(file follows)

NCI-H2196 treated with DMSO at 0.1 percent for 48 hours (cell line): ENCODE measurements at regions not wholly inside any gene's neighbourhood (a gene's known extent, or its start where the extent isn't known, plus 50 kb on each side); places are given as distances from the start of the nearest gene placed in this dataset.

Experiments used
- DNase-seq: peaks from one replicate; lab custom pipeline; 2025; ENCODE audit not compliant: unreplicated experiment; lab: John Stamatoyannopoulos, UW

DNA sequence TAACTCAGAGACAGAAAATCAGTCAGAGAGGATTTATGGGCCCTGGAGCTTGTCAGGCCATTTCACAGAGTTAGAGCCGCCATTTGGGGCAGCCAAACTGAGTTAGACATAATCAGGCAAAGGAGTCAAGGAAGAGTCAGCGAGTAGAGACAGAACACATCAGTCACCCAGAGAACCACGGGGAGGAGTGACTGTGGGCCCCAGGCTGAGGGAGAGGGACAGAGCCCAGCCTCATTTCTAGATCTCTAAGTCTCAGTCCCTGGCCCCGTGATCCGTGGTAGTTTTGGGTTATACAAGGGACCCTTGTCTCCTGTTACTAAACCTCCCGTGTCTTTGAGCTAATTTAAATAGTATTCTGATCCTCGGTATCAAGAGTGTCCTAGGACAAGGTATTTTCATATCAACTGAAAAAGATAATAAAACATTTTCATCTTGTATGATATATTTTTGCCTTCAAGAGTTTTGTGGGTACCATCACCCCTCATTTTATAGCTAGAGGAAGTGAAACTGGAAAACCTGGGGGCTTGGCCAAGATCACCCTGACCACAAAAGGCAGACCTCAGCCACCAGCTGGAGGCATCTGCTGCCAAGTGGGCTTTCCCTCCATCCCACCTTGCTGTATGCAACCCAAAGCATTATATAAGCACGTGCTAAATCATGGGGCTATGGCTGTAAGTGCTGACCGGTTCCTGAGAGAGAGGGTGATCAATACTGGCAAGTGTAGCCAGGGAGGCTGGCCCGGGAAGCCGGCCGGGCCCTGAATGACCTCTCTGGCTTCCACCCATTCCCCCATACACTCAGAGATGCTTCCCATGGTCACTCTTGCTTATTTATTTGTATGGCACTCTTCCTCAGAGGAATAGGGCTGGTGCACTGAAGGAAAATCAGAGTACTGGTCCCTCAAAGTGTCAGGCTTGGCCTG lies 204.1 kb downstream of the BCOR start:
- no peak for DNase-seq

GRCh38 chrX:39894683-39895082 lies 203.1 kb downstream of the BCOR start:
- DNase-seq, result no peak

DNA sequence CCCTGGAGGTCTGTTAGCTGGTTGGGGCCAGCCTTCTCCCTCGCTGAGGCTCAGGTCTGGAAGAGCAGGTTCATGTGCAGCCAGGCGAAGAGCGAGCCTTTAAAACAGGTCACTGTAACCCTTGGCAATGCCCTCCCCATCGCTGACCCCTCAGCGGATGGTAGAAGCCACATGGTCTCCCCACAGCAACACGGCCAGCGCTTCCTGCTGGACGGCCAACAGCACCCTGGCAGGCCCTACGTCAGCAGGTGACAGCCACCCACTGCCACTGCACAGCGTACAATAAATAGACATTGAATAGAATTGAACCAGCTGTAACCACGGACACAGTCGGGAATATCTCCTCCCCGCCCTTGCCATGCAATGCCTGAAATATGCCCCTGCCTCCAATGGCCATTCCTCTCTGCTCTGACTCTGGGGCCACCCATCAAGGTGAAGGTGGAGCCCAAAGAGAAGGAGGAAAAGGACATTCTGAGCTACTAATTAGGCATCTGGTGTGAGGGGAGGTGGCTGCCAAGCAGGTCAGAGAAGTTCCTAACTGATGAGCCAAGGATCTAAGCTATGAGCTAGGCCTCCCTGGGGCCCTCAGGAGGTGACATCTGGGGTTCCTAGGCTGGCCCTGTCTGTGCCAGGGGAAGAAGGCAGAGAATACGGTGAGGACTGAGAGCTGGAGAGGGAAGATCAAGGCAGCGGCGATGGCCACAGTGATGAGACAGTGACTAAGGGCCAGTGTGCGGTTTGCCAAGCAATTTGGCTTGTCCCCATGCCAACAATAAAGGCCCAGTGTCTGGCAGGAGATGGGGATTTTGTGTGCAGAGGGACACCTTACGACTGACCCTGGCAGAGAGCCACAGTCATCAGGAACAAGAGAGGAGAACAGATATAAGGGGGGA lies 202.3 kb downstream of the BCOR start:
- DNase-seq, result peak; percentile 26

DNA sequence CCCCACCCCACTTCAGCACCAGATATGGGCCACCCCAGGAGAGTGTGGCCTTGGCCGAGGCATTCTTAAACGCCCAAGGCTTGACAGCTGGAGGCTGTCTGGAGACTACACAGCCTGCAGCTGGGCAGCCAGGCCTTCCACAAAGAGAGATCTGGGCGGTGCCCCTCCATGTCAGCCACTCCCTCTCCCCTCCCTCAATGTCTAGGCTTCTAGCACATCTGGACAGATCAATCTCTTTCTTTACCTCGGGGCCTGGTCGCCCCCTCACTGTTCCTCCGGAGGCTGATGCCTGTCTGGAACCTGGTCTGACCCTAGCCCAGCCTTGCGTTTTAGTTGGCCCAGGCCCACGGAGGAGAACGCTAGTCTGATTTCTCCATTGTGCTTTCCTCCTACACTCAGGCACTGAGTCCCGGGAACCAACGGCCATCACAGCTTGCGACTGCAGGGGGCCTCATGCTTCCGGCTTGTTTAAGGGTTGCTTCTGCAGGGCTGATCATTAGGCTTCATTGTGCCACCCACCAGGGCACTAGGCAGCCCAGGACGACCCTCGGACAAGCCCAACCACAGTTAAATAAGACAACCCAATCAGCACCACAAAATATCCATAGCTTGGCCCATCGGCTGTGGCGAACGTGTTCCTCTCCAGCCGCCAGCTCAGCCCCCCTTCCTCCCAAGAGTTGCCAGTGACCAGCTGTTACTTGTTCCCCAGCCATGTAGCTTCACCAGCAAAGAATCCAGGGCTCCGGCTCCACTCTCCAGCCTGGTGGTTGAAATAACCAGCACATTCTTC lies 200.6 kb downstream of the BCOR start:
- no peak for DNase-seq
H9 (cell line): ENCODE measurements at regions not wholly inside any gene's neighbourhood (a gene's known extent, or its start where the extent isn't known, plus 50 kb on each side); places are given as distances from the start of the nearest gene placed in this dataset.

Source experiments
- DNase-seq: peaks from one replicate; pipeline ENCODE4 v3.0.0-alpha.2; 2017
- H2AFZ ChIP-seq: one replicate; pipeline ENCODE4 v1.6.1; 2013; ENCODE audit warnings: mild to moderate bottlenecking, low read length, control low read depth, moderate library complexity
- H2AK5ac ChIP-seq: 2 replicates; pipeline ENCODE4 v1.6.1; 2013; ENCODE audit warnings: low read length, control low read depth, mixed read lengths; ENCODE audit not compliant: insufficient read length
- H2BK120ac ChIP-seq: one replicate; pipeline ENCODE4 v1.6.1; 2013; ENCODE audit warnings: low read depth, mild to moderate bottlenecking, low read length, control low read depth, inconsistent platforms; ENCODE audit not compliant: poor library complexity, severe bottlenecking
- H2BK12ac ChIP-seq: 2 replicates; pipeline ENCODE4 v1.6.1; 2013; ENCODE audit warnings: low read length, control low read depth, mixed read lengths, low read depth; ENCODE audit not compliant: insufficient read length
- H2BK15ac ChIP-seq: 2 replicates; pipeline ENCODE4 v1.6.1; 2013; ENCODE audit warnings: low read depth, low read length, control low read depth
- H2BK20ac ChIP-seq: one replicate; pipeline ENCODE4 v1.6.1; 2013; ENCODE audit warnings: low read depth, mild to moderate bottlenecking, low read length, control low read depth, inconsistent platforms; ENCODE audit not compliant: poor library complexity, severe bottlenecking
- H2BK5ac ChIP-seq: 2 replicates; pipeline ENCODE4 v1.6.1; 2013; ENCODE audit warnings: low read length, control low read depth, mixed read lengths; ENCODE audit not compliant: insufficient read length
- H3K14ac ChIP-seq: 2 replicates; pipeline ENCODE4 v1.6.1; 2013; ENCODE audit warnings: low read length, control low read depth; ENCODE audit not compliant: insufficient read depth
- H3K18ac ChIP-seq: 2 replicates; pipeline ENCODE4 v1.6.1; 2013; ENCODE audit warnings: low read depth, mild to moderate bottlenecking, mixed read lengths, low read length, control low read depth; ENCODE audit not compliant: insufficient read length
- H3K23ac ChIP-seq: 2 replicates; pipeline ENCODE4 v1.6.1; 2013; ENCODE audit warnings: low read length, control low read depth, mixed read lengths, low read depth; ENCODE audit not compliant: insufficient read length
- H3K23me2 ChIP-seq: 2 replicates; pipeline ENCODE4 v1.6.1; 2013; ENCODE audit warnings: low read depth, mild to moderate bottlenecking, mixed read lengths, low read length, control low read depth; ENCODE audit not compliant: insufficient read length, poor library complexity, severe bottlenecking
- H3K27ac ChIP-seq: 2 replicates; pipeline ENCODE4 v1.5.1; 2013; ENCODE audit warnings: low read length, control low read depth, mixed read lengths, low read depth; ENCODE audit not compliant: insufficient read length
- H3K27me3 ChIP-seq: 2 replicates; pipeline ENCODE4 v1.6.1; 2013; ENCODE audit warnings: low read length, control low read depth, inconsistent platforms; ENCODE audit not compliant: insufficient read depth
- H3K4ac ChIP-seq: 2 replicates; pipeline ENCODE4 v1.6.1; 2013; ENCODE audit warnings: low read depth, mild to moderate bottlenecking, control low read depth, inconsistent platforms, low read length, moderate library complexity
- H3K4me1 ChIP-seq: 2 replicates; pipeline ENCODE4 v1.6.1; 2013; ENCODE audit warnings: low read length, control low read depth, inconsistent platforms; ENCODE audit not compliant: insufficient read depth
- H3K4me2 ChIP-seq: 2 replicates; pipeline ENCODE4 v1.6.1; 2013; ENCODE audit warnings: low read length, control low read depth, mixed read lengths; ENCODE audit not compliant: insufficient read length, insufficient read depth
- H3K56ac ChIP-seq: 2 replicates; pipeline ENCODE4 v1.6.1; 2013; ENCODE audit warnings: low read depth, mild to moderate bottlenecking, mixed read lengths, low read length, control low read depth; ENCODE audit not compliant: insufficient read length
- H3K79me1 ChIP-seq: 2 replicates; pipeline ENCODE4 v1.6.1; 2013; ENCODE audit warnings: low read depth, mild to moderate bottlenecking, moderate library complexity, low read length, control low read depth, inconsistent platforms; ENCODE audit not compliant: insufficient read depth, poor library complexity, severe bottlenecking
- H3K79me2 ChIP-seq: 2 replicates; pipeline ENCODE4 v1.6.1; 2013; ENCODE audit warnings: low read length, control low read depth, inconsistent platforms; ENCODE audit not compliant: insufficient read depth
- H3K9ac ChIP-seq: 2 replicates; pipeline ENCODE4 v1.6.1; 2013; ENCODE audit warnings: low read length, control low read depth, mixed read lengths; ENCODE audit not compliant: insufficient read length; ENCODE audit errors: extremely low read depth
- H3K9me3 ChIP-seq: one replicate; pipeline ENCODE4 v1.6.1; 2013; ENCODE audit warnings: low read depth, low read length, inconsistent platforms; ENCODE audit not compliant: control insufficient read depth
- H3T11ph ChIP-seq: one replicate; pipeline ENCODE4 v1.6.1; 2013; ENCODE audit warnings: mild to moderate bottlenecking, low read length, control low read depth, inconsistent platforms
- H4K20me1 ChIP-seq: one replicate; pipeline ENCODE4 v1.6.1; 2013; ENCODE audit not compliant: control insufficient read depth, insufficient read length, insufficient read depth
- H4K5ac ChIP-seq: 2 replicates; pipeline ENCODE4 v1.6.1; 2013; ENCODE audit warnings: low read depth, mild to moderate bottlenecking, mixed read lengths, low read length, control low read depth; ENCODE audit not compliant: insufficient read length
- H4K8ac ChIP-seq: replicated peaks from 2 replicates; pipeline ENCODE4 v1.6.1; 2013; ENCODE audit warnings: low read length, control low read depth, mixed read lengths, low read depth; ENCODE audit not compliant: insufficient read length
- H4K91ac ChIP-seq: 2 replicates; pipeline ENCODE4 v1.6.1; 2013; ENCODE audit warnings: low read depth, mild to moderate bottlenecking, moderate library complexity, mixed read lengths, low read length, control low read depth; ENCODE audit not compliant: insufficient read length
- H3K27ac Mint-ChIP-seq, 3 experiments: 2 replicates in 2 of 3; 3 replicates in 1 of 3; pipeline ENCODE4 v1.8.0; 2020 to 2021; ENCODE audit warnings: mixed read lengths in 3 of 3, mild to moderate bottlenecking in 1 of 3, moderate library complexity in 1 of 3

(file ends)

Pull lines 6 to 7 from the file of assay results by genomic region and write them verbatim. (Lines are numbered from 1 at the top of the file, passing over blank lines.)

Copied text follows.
GRCh38 chrX:39894683-39895082 lies 203.1 kb downstream of the BCOR start:
- DNase-seq, result no peak